A member of the House of Lords in the UK who previously campaigned against civil unions for same-sex couples said that his daughter is married to another woman.

David Trimble is a big deal in conservative politics in Northern Ireland. From 1995 to 2005, he led the Ulster Unionist Party, and now he’s a Conservative member of the House of Lords.

In 1998, he and John Hume won the Nobel Peace Prize for helping negotiate the Good Friday Agreement, which helped lead to peace in Northern Ireland.

He has voted against civil partnerships for same-sex couples and also voted against making the age of consent for same-sex relations the same as the age of consent for opposite-sex relations.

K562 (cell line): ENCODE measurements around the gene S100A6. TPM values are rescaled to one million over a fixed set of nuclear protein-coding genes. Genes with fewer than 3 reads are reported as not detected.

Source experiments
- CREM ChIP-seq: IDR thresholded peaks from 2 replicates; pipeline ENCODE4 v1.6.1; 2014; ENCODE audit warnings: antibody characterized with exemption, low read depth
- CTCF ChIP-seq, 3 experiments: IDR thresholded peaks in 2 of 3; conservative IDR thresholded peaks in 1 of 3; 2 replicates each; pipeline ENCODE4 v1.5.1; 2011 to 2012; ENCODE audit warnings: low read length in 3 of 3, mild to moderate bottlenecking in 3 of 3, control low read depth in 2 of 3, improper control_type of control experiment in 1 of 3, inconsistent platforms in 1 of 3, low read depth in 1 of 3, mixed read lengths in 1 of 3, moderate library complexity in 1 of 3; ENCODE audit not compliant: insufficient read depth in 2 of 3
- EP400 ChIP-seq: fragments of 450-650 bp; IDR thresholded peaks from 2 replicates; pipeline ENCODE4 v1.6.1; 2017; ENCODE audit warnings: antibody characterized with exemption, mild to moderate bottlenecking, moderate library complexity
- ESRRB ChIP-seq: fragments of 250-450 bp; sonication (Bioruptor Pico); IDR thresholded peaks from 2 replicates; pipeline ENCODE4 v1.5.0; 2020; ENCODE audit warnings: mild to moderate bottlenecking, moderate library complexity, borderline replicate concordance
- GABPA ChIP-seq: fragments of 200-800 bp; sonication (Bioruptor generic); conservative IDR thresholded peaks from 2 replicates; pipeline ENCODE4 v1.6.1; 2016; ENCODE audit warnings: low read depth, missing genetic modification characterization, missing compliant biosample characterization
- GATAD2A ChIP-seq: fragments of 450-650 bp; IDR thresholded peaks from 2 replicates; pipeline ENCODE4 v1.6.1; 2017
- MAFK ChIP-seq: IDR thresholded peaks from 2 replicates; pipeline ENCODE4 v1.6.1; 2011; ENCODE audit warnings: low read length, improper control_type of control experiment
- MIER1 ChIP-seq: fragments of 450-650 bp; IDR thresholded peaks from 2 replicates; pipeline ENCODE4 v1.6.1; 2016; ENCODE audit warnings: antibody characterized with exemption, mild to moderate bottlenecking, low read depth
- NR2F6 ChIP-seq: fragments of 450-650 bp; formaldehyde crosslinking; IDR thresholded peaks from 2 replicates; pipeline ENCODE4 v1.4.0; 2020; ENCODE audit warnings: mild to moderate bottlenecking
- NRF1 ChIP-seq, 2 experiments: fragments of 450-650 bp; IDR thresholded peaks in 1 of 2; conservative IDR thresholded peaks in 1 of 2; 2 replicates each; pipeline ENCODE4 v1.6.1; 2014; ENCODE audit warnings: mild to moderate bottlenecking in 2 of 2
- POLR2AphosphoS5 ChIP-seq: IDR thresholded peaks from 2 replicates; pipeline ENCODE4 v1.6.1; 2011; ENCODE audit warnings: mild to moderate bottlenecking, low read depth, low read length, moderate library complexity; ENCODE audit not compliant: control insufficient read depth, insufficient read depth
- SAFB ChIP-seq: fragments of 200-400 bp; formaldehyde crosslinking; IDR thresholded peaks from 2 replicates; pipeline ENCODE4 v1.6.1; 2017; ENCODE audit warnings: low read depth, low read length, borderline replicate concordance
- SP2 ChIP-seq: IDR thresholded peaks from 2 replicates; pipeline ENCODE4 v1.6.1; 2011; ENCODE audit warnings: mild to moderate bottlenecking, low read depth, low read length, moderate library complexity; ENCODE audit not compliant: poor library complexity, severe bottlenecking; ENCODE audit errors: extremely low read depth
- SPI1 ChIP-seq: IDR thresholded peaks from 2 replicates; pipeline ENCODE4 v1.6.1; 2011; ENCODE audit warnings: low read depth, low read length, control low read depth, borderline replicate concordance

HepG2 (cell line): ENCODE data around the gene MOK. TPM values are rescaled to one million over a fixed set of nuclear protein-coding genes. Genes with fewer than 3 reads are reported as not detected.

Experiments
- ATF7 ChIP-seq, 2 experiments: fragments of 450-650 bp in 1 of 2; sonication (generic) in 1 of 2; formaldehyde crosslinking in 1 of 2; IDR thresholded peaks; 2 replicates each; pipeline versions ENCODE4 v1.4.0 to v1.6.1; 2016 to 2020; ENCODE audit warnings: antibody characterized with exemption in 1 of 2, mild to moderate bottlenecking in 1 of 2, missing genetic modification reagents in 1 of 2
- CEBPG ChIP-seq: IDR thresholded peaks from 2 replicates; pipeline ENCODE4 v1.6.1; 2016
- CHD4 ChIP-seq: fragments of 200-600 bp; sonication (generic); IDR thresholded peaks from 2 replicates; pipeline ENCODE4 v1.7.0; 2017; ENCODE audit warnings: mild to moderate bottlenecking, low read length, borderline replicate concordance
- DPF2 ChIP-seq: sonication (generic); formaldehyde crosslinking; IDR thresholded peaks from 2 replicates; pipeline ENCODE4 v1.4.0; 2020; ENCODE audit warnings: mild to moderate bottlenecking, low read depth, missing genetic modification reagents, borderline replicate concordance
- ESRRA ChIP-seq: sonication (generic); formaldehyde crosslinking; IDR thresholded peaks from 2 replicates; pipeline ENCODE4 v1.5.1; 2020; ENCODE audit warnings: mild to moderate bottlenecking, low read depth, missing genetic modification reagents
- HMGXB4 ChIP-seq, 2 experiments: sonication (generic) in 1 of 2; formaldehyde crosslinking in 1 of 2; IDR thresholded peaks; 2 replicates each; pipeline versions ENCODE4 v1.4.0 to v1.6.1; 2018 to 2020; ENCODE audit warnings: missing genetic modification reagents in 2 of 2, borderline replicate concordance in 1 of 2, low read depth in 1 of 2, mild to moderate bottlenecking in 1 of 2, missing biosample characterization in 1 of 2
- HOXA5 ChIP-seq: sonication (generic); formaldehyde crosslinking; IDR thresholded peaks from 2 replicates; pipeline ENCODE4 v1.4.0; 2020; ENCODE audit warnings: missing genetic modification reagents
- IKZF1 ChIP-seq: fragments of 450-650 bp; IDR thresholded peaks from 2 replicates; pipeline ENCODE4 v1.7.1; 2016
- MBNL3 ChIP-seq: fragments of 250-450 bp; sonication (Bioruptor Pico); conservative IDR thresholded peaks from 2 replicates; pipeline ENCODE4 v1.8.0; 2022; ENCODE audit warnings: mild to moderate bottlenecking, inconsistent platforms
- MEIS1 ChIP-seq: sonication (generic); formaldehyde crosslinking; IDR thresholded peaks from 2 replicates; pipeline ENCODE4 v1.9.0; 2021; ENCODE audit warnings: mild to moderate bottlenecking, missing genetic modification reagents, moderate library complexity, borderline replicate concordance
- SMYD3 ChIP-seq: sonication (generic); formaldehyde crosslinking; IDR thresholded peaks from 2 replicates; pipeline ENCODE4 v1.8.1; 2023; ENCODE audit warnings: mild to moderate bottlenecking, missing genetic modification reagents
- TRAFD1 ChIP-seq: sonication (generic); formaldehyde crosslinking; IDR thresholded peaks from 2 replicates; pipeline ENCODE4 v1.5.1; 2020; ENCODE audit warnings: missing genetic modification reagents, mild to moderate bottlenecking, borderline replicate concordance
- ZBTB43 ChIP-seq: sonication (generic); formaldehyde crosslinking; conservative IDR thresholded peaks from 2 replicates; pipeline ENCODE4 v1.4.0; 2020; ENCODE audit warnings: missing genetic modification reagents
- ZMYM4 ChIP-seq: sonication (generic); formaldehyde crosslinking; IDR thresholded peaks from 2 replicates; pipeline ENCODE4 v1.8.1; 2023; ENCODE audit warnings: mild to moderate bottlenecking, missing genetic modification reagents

In 2014, marriage equality was legalized in England, Wales, and Scotland, but Northern Ireland still bans it, and abortion is illegal in Northern Ireland except when the life of the mother is at risk.

The House of Commons passed an amendment earlier this week extending marriage equality and abortion access to Northern Ireland by October 21 if the Northern Ireland Assembly, which collapsed in 2017, hasn’t resumed by then.

Trimble spoke on the matter in the House of Lords, referring to marriage equality and abortion as “delicate matters.”

“I have found myself taking a particular position with regard to same-sex marriage, which was forced upon me when my elder daughter got married to her girlfriend,” he said.

“I cannot change that, and I cannot now go around saying that I am opposed to it because I acquiesced to it. There we are.”


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